Three Friends Turn Plastic Waste Into A New Retail Brand

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Three friends started a company, Nomadix, based on one product — a towel made of recycled plastic. Three years in, they’re in REI, Urban Outfitters, and over 100 boutiques, surf shops, and yoga studios. And their approach to growth is, ironically, slow down.

Chace Petersen, Zack Helminiak, and Hunter Robinson are accidental business partners. After years of camping, surfing, and having an outdoor lifestyle together, the trio realized that there was increasing plastic waste in the ocean, and trash littered at their favorite surf spots. Eliminating all the waste would be too hard, so they decided to hone in on single-use plastic water bottles, Helminiak says.

“Plastic pollution is a major problem for oceans and wildlife, which Nomadix and our customers seek to protect.”

Nomadix was born out of necessity, he says. The founders travel regularly, having visited about three dozen countries collectively and towels, they realized were either too niche or made of rubbish quality. 

Read the full story on Forbes.com.

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How Chris Burkard Built A Creative Company Based On His Photography

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Chris Burkard is not your average creative entrepreneur.  The 31-year-old who is known for his epic surfing photographs, often in the coldest corners of the world, has a massive Instagram following of nearly 3 million, but still argues that he is a hustler.

His photographs have been featured in Toyota, American Airlines, Apple and Sony campaigns, to name a few of his clients. This summer he’s taking a personal project on the road — a short film called Under An Arctic Sky.  Filmed in Iceland with majestic shots of the Northern Lights, the 40-minute film features Burkard and his crew surfing off the Iceland coast.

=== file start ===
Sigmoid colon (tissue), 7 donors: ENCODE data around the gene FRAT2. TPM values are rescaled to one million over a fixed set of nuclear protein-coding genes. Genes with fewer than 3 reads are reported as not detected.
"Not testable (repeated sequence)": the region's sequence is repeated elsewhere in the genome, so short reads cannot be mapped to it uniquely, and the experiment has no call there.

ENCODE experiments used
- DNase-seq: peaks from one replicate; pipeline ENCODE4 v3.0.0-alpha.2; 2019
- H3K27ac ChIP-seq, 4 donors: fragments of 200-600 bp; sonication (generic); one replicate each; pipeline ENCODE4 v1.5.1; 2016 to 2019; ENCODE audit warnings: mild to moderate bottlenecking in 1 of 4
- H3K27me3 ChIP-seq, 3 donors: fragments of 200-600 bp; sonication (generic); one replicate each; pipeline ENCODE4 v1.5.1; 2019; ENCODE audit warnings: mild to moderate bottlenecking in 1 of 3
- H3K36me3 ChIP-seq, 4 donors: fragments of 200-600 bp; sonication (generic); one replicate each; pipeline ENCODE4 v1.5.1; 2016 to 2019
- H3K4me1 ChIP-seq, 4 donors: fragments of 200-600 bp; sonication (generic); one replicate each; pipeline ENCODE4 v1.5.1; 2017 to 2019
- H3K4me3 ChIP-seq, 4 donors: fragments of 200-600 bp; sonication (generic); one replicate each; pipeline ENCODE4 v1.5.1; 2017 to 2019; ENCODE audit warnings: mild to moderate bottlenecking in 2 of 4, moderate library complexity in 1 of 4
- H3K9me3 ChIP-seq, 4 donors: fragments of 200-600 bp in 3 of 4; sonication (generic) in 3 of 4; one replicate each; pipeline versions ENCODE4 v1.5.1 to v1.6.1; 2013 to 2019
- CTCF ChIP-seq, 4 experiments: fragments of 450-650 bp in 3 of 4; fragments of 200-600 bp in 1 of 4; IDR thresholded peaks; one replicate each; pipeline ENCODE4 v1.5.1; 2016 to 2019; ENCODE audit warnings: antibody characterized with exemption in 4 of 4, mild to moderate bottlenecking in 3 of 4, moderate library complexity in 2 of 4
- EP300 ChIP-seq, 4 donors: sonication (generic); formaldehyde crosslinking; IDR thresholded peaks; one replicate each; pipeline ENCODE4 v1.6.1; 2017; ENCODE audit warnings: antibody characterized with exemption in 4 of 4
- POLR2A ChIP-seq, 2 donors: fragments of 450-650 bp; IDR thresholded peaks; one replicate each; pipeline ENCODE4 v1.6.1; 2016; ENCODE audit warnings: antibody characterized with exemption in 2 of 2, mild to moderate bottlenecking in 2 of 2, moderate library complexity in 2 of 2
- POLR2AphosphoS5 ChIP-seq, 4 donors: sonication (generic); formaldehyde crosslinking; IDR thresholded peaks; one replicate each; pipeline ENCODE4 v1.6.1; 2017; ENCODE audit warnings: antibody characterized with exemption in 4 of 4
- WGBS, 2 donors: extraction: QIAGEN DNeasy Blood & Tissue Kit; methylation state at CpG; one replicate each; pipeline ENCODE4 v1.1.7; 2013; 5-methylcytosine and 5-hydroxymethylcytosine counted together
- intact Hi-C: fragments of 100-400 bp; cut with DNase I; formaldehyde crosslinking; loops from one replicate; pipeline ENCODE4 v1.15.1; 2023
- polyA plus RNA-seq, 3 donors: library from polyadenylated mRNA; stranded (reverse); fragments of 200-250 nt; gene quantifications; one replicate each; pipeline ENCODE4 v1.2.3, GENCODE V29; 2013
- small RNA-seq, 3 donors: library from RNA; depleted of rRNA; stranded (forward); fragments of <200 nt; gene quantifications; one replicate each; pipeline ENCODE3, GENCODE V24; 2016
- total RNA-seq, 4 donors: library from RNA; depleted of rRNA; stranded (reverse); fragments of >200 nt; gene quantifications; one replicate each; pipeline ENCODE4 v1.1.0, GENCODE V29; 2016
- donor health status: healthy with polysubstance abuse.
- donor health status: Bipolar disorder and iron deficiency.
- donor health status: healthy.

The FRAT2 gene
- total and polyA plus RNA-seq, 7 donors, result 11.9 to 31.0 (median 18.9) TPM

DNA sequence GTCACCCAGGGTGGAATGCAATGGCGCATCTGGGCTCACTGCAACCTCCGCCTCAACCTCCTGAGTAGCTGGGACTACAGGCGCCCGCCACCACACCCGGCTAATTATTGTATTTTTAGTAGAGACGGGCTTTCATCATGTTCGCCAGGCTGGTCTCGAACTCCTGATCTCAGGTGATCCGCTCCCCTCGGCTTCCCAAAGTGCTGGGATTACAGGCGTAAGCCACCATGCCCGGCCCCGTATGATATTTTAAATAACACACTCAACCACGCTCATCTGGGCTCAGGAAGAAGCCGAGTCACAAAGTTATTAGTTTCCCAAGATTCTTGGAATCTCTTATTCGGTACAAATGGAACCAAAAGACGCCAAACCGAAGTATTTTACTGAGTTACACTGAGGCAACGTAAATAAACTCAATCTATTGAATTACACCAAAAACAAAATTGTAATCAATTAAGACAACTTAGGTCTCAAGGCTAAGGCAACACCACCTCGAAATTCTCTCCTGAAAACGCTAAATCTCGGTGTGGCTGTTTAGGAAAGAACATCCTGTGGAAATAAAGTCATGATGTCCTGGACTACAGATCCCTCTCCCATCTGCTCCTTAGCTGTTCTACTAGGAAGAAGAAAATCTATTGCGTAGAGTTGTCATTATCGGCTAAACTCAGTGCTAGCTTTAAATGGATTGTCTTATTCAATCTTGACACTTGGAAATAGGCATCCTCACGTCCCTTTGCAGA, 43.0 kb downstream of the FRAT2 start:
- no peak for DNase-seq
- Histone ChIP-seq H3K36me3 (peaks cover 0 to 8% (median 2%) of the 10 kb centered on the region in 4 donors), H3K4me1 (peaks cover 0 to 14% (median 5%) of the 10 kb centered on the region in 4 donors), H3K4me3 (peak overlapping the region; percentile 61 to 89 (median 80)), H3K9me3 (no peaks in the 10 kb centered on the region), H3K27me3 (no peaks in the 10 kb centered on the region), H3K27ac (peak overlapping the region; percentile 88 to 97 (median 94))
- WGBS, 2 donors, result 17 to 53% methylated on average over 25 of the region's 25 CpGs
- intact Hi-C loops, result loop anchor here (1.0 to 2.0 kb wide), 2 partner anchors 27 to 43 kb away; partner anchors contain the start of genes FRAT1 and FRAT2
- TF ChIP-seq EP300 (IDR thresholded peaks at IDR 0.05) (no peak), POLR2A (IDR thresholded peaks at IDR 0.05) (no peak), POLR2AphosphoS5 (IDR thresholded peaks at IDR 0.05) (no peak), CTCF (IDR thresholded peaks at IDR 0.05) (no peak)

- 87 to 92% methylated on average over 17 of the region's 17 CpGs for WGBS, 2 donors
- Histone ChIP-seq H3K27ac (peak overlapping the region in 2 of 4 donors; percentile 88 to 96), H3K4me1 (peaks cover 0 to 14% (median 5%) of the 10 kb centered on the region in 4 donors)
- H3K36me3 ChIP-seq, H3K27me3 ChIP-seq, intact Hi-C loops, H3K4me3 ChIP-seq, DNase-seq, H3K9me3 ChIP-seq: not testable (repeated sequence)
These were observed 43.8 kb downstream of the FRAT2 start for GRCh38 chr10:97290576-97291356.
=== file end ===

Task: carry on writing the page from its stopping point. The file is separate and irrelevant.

Though he has a massive online following, his entrepreneurial journey is lesser known to his fans. Over a decade ago, at 19, Burkard decided that he would be a surf photographer. He was going to forgo college to pursue this seemingly niche career. “Is that a real job title? My parents didn’t believe me when I told them either,” he jokes in a phone interview from his New York City screening of Under the Arctic Sky.

Read the full story at Forbes.com

(All Photos Courtesy of Chris Burkard Studio)

Women-Led Trekking Company Challenges Social Norms In Nepal

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In Nepal, a social enterprise is employing a for-profit and nonprofit hybrid model to finance the country’s first and only women-led trekking agency. 

Note, Nepal is ranked as one of the worst countries to be a female, and sits on the bottom of the Human Development Index, which measures for quality of life and the chance to improve one’s socio-economic status. Hence, to have a women-centric business, financed and led by women, is no small feat.